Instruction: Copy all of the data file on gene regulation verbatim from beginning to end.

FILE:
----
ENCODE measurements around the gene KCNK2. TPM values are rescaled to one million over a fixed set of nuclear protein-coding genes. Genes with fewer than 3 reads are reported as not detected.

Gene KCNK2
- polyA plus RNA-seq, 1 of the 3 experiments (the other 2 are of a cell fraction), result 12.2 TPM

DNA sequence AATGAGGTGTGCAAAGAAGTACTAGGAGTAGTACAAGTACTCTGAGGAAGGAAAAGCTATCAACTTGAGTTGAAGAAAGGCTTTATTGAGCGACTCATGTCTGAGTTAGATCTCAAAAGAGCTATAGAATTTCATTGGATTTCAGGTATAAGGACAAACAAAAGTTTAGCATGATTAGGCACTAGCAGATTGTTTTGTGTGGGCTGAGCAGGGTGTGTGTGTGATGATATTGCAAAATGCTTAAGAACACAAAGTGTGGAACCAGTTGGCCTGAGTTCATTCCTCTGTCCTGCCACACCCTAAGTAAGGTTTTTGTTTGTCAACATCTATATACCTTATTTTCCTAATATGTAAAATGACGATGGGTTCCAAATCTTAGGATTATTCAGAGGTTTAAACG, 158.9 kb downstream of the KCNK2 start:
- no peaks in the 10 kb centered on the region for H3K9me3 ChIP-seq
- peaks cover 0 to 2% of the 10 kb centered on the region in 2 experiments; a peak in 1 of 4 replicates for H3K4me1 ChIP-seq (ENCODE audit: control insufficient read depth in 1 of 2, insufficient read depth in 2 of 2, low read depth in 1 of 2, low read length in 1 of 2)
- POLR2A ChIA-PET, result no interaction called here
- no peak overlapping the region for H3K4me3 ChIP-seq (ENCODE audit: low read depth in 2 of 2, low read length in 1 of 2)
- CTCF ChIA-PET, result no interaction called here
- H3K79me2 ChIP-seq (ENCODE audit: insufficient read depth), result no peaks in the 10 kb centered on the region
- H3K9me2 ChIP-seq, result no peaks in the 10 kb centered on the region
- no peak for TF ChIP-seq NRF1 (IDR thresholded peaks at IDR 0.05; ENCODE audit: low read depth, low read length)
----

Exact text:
ENCODE measurements around the gene KCNK2. TPM values are rescaled to one million over a fixed set of nuclear protein-coding genes. Genes with fewer than 3 reads are reported as not detected.

Gene KCNK2
- polyA plus RNA-seq, 1 of the 3 experiments (the other 2 are of a cell fraction), result 12.2 TPM

DNA sequence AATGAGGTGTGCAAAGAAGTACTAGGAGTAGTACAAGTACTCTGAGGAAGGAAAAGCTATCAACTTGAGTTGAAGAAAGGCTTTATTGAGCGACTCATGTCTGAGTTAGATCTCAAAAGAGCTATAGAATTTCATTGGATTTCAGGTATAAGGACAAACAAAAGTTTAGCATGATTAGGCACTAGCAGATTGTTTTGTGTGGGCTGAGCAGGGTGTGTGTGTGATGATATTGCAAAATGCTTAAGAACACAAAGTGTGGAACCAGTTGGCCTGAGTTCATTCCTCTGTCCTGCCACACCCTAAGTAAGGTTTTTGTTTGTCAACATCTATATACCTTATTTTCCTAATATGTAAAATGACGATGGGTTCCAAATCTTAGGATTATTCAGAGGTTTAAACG, 158.9 kb downstream of the KCNK2 start:
- no peaks in the 10 kb centered on the region for H3K9me3 ChIP-seq
- peaks cover 0 to 2% of the 10 kb centered on the region in 2 experiments; a peak in 1 of 4 replicates for H3K4me1 ChIP-seq (ENCODE audit: control insufficient read depth in 1 of 2, insufficient read depth in 2 of 2, low read depth in 1 of 2, low read length in 1 of 2)
- POLR2A ChIA-PET, result no interaction called here
- no peak overlapping the region for H3K4me3 ChIP-seq (ENCODE audit: low read depth in 2 of 2, low read length in 1 of 2)
- CTCF ChIA-PET, result no interaction called here
- H3K79me2 ChIP-seq (ENCODE audit: insufficient read depth), result no peaks in the 10 kb centered on the region
- H3K9me2 ChIP-seq, result no peaks in the 10 kb centered on the region
- no peak for TF ChIP-seq NRF1 (IDR thresholded peaks at IDR 0.05; ENCODE audit: low read depth, low read length)